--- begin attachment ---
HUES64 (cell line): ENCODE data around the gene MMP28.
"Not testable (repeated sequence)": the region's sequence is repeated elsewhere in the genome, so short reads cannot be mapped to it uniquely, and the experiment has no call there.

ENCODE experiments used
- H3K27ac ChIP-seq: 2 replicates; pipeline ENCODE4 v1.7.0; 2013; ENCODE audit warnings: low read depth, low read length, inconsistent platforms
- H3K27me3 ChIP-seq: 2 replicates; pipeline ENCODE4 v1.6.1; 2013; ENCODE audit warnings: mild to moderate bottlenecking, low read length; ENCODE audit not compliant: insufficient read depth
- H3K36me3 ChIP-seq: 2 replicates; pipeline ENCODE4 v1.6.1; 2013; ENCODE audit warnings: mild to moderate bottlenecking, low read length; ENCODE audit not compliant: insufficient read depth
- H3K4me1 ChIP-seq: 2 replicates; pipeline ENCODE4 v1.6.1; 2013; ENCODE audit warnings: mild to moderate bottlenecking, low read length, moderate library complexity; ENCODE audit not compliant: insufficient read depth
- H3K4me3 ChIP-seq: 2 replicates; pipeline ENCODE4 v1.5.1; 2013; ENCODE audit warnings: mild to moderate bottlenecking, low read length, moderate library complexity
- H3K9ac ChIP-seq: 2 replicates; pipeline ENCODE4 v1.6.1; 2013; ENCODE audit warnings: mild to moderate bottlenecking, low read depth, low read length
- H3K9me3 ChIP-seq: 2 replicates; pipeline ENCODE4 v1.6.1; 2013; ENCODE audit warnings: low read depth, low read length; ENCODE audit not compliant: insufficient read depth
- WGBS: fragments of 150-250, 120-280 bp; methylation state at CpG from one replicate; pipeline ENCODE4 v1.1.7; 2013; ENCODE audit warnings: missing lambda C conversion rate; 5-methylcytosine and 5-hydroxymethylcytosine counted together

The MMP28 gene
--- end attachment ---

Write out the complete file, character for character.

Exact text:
HUES64 (cell line): ENCODE data around the gene MMP28.
"Not testable (repeated sequence)": the region's sequence is repeated elsewhere in the genome, so short reads cannot be mapped to it uniquely, and the experiment has no call there.

ENCODE experiments used
- H3K27ac ChIP-seq: 2 replicates; pipeline ENCODE4 v1.7.0; 2013; ENCODE audit warnings: low read depth, low read length, inconsistent platforms
- H3K27me3 ChIP-seq: 2 replicates; pipeline ENCODE4 v1.6.1; 2013; ENCODE audit warnings: mild to moderate bottlenecking, low read length; ENCODE audit not compliant: insufficient read depth
- H3K36me3 ChIP-seq: 2 replicates; pipeline ENCODE4 v1.6.1; 2013; ENCODE audit warnings: mild to moderate bottlenecking, low read length; ENCODE audit not compliant: insufficient read depth
- H3K4me1 ChIP-seq: 2 replicates; pipeline ENCODE4 v1.6.1; 2013; ENCODE audit warnings: mild to moderate bottlenecking, low read length, moderate library complexity; ENCODE audit not compliant: insufficient read depth
- H3K4me3 ChIP-seq: 2 replicates; pipeline ENCODE4 v1.5.1; 2013; ENCODE audit warnings: mild to moderate bottlenecking, low read length, moderate library complexity
- H3K9ac ChIP-seq: 2 replicates; pipeline ENCODE4 v1.6.1; 2013; ENCODE audit warnings: mild to moderate bottlenecking, low read depth, low read length
- H3K9me3 ChIP-seq: 2 replicates; pipeline ENCODE4 v1.6.1; 2013; ENCODE audit warnings: low read depth, low read length; ENCODE audit not compliant: insufficient read depth
- WGBS: fragments of 150-250, 120-280 bp; methylation state at CpG from one replicate; pipeline ENCODE4 v1.1.7; 2013; ENCODE audit warnings: missing lambda C conversion rate; 5-methylcytosine and 5-hydroxymethylcytosine counted together

The MMP28 gene